A scant seven years ago, two of the three largest banks in the world were American. Today, all of the top 10 are Japanese and only one U.S. institution, Citibank, even manages to squeak into the top 25.

Are banks becoming another American casualty of global competition? Raising that specter, U.S. bankers are urging that they be given much more freedom to compete, asking Congress to lift restrictions on underwriting corporate and other securities, selling insurance and doing business across state lines. It is an issue that is expected to be at the top of the congressional agenda next year, following recommendations later this year from the Treasury.

"We have deregulated so slowly, we have lost a national asset that we used to have," declared Lewis W. Coleman, vice chairman of Bank of America, once the largest bank in the world but now an also-ran in the global size derby.

Thomas G. Labrecque, president of Chase Manhattan Bank, told Congress recently that "growing international competitive pressures have sparked a wave of regulatory reforms in other industrialized countries" that threaten to leave U.S. banks even further behind.

Moreover, he warned, "let me assure you that these problems are just as real for community banks across the country as they are for money center banks in New York. ... Just as local car dealers have to compete with Toyota and Volkswagen, U.S. community banks will soon find themselves competing with Sumitomo and Deutsche Bank."

The banks mentioned by Labrecque have grown rapidly, particularly Sumitomo Bank -- the world's second-largest with about $350 billion in assets -- in large part because Japan and West Germany have had strong economic growth and large trade surpluses, which have provided financial institutions with plenty of cash to lend abroad. Deutsche Bank is the biggest in West Germany with about $175 billion.

For comparison, Citicorp, the holding company that owns Citibank, has just over $200 billion in assets. Chase Manhattan and Bank of America, No. 2 and No. 3, respectively, in the United States, each have just under $100 billion.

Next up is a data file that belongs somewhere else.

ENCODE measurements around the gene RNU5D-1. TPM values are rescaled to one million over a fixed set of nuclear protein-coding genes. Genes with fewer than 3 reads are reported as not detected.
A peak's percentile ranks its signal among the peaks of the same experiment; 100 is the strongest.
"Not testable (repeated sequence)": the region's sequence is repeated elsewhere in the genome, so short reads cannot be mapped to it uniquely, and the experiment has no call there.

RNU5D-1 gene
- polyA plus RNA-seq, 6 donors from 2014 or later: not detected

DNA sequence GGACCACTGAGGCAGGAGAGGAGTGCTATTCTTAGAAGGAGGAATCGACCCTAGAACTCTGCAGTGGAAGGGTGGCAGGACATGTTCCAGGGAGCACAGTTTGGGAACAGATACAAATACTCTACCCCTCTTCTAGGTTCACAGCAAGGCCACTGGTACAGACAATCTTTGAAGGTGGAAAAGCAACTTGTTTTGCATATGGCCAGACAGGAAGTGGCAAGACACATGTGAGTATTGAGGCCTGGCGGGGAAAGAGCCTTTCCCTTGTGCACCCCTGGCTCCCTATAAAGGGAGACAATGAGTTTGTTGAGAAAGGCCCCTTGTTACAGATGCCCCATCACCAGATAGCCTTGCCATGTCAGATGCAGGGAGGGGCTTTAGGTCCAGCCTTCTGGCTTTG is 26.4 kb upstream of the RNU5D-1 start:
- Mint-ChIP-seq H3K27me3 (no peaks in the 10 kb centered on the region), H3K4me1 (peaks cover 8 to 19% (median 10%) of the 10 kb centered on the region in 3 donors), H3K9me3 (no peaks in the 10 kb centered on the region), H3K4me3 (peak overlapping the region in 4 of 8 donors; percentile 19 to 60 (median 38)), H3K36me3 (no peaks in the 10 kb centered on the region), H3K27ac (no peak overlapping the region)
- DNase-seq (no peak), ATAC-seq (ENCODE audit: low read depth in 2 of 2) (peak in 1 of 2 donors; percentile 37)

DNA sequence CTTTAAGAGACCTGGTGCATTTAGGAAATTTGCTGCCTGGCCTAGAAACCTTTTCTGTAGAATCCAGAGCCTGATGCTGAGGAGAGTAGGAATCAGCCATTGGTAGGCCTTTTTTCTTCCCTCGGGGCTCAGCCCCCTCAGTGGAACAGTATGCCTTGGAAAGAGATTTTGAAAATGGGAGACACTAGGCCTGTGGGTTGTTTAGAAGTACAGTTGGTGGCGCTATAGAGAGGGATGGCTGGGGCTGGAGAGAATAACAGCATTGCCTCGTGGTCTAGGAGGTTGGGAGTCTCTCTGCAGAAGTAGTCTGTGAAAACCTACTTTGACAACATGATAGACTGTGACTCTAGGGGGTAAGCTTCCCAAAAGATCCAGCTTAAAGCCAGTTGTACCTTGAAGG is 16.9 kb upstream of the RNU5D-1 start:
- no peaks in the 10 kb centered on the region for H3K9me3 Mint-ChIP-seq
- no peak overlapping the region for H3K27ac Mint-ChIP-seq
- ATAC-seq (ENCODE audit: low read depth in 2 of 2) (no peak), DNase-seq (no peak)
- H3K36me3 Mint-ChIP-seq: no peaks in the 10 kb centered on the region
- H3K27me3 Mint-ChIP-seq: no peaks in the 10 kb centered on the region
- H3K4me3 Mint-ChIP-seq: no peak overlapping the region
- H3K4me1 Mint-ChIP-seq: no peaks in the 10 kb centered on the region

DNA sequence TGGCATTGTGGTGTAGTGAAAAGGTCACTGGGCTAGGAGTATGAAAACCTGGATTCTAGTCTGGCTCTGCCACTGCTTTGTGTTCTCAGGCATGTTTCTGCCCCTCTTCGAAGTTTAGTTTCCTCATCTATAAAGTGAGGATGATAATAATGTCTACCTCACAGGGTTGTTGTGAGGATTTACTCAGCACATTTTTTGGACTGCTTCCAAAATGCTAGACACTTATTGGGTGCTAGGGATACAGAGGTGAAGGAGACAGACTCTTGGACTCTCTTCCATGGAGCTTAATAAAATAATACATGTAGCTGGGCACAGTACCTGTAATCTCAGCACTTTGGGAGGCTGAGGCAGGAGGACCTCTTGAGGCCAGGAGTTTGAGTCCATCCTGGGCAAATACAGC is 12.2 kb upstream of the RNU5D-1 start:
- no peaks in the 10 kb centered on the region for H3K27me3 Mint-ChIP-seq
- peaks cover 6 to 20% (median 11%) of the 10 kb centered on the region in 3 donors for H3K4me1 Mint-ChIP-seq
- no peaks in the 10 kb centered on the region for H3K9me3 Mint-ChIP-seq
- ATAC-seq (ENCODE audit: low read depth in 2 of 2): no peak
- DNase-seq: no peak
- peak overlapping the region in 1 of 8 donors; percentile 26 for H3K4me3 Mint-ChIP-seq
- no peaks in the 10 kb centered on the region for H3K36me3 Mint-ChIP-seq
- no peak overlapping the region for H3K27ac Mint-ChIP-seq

Whatever the sizes involved, however, Labrecque appears to be sounding something of a false alarm about competition for smaller banks across the United States.

There is as yet no evidence that foreign banks can outdo American banks in this country in offering retail banking services to ordinary Americans. Even on the rare occasions when they have tried, their record of success has been decidedly mixed, banking experts noted.

Certainly neither Sumitomo nor Deutsche Bank has any plan for a competitive assault on community banks across the United States, two of the banks' top officials said.

"We have been in California since 1927," said Toshio Morikawa, senior managing director of Sumitomo, while attending a recent bankers' conference in San Francisco. "Most of our customers are Asian-Americans, Japanese-, Korean- and Chinese-Americans. We did not buy a bank, we started one from scratch." Sumitomo Bank of California is only the ninth largest in that state with assets of about $3.7 billion.

Hilmar Kopper, chairman of Deutsche Bank's managing directors, indicated that his bank has no intention of launching major new retail banking operations outside Germany, not even in other countries of the European Community when in 1992 banks based in any of the EC nations will be allowed to operate freely in any of them.

"You can do business in France with a few offices. You do not need to be there to do business with French companies," he said.

Swiss Bank Corp. began U.S. operations 50 years ago in New York and has $25 billion worth of assets here. Nevertheless, as Franz Galliker, its chairman, put it, "In Switzerland, our business is retail. Outside of Switzerland, it is wholesale."